Now they say that levels of Vitamin D over 30 INCREASES risk for cancer

Dear Dr. Ettinger,

I am so confused. Now they say that levels of Vitamin D over 30 INCREASE your chances for cancer. If I back my dose back to 2,000 IU’s a day, is that going to make my levels above 30? My co-worker, Husband, and myself just stopped taking any of it because we don’t know what to do. I always thought that levels between 50 – 70 were ideal. I take the Vitamin D (Power Vitamin D3 Liquid) that you recommended. They have also stopped suggesting that we  take multi vitamins. I never took a multi, but my Husband did until this came out. He has Parkinson’s and does very well, but we don’t want to do anything to cause harm. Is there anything safe to take in your line of supplements? I told my co-worker and Husband that I would see what you have to say because I trust your opinion. We all await what you have to say.

Linda.

Linda,

Whatever source said that is either wrong, misinformed or interpreting the data to fit their agenda – one of the three. Go to www.vitamindcouncil.org for all your vitamin D needs. This is where you want to go to find-out the truth about Vitamin D . NaturalNews.com, is another good source for non-biased data. Personally, I will never drop my daily dosage of Vitamin D below 6,000 IU’s (accept during summer when I surf 3 days a week w/o my wetsuit). My 6 year old daughter takes 2,000 IU’s per day. Your husband is fine with 6-10,000 IU’s a day (get routine tests for proper blood levels) and should have a blood level between 50-80. His multi is also okay as well.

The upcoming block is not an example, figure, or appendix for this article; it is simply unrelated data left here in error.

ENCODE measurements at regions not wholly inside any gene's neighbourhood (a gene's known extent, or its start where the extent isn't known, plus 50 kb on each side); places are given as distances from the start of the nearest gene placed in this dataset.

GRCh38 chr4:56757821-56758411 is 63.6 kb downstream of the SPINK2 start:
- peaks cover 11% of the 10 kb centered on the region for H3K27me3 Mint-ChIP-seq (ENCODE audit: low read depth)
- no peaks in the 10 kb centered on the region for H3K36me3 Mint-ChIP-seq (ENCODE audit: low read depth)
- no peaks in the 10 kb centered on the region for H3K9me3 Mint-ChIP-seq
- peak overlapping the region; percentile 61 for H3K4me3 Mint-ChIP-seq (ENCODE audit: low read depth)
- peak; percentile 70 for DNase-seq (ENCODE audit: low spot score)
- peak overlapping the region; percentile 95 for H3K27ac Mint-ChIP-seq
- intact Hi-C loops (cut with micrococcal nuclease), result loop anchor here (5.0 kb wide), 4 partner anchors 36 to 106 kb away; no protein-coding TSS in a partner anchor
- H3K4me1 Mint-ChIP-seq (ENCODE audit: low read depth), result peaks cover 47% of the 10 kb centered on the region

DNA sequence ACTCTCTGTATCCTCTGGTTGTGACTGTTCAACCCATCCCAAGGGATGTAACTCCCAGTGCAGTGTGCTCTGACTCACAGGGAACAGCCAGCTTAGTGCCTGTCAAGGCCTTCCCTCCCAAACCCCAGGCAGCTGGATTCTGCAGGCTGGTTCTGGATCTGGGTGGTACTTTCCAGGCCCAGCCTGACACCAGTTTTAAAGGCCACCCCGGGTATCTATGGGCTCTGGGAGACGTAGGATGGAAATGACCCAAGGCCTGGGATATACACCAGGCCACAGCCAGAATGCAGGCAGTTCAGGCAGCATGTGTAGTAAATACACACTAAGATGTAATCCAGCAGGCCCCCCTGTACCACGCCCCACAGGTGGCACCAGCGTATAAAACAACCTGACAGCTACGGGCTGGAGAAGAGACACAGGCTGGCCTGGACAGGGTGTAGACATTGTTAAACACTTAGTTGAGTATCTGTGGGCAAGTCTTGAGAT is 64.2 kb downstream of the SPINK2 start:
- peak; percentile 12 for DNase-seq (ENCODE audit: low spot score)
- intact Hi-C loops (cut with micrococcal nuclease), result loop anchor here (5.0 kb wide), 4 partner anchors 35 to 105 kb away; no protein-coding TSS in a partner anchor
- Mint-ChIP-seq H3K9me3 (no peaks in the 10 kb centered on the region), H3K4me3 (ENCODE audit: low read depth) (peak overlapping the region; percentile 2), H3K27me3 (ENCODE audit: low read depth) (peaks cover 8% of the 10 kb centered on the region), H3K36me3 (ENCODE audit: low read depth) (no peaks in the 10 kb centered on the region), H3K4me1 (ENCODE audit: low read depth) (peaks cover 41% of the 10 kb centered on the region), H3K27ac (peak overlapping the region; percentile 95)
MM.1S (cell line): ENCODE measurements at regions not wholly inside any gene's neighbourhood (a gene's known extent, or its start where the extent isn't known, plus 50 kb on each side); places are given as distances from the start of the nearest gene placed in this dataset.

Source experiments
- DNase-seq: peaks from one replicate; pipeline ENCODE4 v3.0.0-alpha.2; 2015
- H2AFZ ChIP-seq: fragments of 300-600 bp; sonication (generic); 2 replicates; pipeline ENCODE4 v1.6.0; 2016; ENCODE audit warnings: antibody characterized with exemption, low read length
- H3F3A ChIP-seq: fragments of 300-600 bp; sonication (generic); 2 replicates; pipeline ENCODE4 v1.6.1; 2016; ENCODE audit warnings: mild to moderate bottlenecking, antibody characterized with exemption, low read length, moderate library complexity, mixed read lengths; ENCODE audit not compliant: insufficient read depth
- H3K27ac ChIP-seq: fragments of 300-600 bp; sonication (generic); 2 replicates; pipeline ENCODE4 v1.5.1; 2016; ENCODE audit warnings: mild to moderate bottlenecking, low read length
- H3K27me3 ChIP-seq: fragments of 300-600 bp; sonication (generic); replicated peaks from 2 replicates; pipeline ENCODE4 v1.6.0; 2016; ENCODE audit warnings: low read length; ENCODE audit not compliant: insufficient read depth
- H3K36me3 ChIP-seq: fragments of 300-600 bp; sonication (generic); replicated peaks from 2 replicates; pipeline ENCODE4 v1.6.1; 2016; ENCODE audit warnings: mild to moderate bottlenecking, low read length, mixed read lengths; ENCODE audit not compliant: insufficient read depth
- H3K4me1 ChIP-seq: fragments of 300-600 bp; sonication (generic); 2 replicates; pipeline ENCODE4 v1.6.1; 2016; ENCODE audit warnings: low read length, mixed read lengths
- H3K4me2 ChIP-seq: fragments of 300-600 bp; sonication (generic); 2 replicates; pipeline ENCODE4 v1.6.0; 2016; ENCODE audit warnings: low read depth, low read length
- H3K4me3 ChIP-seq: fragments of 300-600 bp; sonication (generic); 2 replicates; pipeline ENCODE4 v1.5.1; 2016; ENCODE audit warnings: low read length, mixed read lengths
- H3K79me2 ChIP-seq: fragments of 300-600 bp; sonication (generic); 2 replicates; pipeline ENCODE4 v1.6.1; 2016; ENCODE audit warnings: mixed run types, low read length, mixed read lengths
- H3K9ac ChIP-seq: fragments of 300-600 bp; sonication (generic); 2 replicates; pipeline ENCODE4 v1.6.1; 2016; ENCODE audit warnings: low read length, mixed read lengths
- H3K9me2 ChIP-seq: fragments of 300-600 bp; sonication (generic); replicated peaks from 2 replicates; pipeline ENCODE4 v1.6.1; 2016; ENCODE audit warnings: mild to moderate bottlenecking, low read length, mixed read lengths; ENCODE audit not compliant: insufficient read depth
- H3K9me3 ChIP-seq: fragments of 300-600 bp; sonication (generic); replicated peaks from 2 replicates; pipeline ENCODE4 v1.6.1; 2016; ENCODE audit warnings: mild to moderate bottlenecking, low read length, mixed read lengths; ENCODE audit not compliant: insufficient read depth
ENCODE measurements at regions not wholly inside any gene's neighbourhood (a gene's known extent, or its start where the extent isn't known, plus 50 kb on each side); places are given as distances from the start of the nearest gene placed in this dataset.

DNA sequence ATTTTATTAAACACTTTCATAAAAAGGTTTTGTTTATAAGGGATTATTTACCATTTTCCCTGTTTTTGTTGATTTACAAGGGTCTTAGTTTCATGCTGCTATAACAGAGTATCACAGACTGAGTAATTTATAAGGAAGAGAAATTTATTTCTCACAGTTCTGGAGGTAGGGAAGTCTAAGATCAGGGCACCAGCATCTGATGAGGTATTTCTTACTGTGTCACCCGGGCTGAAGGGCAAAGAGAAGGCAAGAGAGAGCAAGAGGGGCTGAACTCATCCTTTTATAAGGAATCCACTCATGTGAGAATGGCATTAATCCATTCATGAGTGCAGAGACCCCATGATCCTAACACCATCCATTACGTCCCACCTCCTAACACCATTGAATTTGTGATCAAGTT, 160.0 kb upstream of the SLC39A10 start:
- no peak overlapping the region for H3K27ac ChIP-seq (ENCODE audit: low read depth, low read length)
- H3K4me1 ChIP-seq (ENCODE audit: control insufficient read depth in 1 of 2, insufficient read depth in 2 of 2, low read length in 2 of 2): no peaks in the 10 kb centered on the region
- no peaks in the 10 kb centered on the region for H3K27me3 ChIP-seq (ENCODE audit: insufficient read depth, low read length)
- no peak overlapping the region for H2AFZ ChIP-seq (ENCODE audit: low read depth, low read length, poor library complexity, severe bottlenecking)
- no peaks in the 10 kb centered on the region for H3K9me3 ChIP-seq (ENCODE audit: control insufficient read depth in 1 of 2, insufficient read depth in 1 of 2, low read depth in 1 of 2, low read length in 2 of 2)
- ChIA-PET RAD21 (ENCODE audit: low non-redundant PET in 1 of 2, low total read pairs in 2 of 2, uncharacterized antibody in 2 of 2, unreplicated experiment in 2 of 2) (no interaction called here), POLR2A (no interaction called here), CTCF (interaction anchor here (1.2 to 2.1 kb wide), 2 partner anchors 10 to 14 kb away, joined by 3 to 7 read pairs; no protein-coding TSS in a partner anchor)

Marcus Ettinger BSc., DC

Dr. Ettinger,

The IOM expressed concern about excessive intake of vitamin D. But raised the Upper Tolerable Intake Levels (ULs) (above which there is a risk of harm) for vitamin D. The UL for individuals aged 9 and older was set at 4,000 IU’s/daily, up from 2,000 IU’s daily. The IOM noted that some studies showed an increase in adverse events (including overall mortality, some cancers, cardiovascular disease, fractures and falls) at vitamin D blood levels (I.e., 25-(OH)D levels) ranging from about 30 ng/mL to 48 ng/mL (75 to 120 nmol/L).

ConsumerLab.com has updated this review to reflect the IOM recommendations. For a summary of the IOM report, click here.

Linda D.

Linda,

This explains everything and personally I don’t believe a word of it.  It’s a government sponsored study, very prejudiced in favor of “not promoting supplements” or true health, for that matter! Study Sponsors

  • Agricultural Research Service, U.S. Department of Agriculture
  • Center for Nutrition Policy and Promotion, U.S. Department of Agriculture
  • Department of the Army, U.S. Department of Defense
  • Food and Drug Administration, U.S. Department of Health and Human Services
  • Health Canada
  • Office of Disease Prevention and Health Promotion, U.S. Department of Health and Human Services
  • National Institutes of Health (Division of Nutrition Research Coordination, National Institute on Aging, National Institute of Arthritis and Musculoskeletal and Skin, National Cancer Institute, and Office of Dietary Supplements), U.S. Department of Health and Human Services

Marcus Ettinger BSc., DC Dr. Ettinger,

If you have been taking 6,000 of D3 with no bad effects that is good enough for me. I do trust you and Life Extension a whole lot more than anything the government says. I do know that they want to regulate vitamins and make it so you can only get them by prescription. I did not look at who did the study so what you are saying makes perfect sense. If it were going to affect the liver it should show up in blood tests. I’ll start back with my 6,000 of D3 tonight! I have read so many good things about D. I did read to take it with K which I do not do. I will take supplements over drugs any day.

I really do appreciate you being there and taking your time to answer some questions.

Have a very merry Christmas!!!!

Linda

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